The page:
The salary was negligible. I had read something about the Clinics in the sixties and had no idea they were still going. Working in the Haight Ashbury neighborhood, then in the process of devolving from a psychedelic haven into a crime-ridden teenage slum with many of its businesses boarded up and its streets littered with garbage and dog feces, did not bode well either. Such menial employment meant at least some money, however, that I sorely needed by then to finance my ongoing search for a "real" job. Sharon and I had lived through the winter essentially on her savings.

When I reached the corner ex-dental office that housed the Clinics' administrative offices, I was met by a very thin, dark haired woman who appeared to be tripping on something. She gazed at me with her mouth hanging open and then abruptly told me I was hired and to show up for work the next day. And that was that.

Within a few weeks, the other half-timer quit for personal reasons and I was promoted to full-time janitor and secretary. After the daily emptying of wastebaskets and floor sweeping, my duties were similar to those I had performed for the 831st Air Clinic Division at George Air Force Base, in the late 1950s. I was good at it and soon I was taking minutes at the Clinics' various board meetings and learning to use phrases like "discussion ensued followed by a vote."

My desk was directly across from the entrance to 1698 Haight Street, the Clinics' executive offices, so I was the first person encountered by anyone from the outside world. Annie, the head secretary, made sure that I kept a short length of iron pipe, its nether end filled with lead, by my chair— just in case. Fortunately I never needed it.

While Annie was the primary secretary, my real boss was Richard Frank, a smart and able administrator who bore the title Central Administrator. His was in many ways a thankless job and several months after I arrived he left to return to graduate school. A troika composed of the Clinics' founder Dr. David Smith, Dr. George (Skip) Gay, Director of the Drug Detoxification, Rehabilitation and Aftercare Project, and Anne Gay, Skip's ex-wife and Head of Accounting, undertook interim management of the Clinics and I was promoted to Office Manager.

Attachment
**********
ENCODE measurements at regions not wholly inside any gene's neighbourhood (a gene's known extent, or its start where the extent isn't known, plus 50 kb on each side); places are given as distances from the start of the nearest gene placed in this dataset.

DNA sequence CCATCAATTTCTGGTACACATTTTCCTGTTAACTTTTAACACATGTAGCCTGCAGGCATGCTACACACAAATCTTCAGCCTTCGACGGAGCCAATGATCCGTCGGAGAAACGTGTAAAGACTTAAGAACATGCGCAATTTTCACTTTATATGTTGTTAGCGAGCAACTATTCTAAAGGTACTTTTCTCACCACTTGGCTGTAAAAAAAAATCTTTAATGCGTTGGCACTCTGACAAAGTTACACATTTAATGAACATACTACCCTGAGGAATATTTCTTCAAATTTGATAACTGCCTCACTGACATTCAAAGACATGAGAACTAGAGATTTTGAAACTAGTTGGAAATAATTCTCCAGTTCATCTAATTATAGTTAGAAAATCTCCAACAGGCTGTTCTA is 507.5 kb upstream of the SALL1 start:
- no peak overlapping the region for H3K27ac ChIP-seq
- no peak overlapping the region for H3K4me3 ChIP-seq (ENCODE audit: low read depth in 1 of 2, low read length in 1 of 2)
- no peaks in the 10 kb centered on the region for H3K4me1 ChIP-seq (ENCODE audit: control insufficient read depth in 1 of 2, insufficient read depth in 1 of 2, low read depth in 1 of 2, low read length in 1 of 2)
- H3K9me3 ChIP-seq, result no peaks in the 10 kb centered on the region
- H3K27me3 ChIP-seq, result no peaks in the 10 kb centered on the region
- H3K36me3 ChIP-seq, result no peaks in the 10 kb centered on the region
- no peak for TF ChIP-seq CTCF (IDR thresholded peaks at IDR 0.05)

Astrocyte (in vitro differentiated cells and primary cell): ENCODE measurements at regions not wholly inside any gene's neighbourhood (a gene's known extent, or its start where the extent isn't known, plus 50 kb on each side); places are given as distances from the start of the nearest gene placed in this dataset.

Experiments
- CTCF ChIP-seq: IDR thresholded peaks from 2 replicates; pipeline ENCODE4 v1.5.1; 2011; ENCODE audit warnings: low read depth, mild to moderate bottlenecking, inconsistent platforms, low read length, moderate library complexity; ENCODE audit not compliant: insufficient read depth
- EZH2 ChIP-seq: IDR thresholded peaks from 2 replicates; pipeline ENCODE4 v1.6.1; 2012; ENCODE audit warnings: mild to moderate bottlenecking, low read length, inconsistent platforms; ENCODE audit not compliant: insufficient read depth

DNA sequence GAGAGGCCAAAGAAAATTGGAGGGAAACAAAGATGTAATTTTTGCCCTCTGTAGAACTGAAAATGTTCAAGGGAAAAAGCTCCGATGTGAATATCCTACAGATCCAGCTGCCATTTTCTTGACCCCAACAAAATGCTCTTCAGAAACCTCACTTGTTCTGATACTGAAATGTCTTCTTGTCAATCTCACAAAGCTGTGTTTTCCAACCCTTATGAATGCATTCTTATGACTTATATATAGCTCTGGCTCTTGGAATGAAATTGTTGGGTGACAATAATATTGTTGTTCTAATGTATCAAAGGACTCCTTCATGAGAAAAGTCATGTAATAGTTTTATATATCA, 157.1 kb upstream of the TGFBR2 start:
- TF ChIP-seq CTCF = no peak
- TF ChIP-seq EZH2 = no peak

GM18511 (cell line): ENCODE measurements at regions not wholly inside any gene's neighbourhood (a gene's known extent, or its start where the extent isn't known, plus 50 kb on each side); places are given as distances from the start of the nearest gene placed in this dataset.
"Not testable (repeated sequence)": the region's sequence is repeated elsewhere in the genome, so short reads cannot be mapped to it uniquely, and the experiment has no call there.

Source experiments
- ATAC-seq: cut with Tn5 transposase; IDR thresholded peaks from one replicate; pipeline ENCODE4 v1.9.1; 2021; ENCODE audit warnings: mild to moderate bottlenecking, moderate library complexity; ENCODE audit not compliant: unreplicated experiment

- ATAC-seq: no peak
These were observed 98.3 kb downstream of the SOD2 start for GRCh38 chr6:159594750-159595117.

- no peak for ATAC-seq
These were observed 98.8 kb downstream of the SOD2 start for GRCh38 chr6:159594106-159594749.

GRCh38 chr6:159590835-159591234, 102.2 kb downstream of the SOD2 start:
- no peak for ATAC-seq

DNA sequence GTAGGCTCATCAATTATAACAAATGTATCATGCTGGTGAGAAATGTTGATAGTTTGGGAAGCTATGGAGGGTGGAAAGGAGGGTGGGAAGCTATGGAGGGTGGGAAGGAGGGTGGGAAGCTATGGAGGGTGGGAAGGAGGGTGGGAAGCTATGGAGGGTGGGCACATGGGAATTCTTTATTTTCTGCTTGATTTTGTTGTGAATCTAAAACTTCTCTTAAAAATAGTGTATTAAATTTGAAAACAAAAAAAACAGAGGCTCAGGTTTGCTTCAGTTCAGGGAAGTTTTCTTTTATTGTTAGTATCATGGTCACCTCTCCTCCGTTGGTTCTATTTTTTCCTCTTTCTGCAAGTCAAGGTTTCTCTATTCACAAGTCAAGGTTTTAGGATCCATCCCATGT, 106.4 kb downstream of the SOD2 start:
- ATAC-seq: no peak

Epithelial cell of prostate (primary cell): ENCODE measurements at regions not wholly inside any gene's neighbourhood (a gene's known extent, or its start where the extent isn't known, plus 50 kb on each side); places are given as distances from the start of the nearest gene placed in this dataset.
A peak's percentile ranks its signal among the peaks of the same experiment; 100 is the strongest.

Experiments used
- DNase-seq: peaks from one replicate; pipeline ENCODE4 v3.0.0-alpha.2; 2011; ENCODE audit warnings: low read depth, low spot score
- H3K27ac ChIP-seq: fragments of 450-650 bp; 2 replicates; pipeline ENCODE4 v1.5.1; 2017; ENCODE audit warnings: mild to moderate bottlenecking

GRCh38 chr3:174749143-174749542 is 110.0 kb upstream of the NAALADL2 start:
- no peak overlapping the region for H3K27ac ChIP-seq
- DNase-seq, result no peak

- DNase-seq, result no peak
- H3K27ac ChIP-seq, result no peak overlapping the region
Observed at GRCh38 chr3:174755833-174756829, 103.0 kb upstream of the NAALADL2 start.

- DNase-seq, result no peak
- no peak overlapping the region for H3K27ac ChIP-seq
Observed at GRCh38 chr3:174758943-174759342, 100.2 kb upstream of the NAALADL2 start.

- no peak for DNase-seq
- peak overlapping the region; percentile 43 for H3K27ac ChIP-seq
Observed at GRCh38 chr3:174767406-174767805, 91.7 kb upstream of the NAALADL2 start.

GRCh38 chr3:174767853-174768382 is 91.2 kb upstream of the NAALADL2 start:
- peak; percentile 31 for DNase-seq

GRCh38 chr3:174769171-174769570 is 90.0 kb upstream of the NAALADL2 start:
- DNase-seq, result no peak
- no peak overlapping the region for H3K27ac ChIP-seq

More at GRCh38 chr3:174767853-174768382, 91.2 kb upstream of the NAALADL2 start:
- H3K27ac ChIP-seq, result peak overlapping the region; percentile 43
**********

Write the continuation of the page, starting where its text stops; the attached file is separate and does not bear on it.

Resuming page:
The Clinics Board of Directors decided that a strong but diplomatic force was needed at the top and met in a special session at the Copper Penny Restaurant on Masonic. I was there to take minutes of the meeting. As the directors solidified their thoughts on what was needed, a startling and in ways frightening thought came to me.

"I can do it! I can be the leader they're looking for!"

When the Board took a break, I followed David Smith into the men's washroom and told him that I wanted the job. David nodded and when the meeting resumed he recommended that I be put in charge of the search for a new Clinics chief executive.

In December the Haight Ashbury Free Clinics Board of Directors was ready to meet the candidates and choose a new chief executive. I had posted ads in appropriate publications and gathered resumes and applications that a board committee had winnowed down to six people, including myself, that they considered potentially eligible for the job. I had also written up a plan of action, based on my experience serving as business manager, outlining what I would do if I were chosen and distributed it to individual board members. I had also had my hair and beard trimmed.

When my turn came, I was called into the Board meeting room down the street from 1698 at the Clinics' Crackerjack vocational rehabilitation center. Dianne Feinstein, Board member and future Mayor of San Francisco and California Senator, had read a draft copy of my book Compost College and was presiding over the selections process. She pointed out that the Clinics needed a leader who was willing to take risks and asked me if I was willing to do so.

"You've read my book, Dianne," I answered. "If I take risks and fail, I can always go back to my plastic wickiup in Mendocino."

She laughed and thanked me. I was later told that when I had left the room, she turned to the rest of the Board and said, "There is our new Chief Executive Officer." Dr. Irv Klompus, a retired U.C. physician and Board vice-chair, came by my office a short time later to inform me that I had been appointed the Clinics Chief Executive Officer, effective immediately. The next person to come by was Bob "Skeezix" Corrado, Business Manager of the drug treatment programs to tell me that the Detox Unit's plumbing was backing up. My first act as Clinics CEO was to take a plunger down the street and unplug the Drug Detoxification, Rehabilitation and Aftercare Project's toilet at 529 Clayton Street.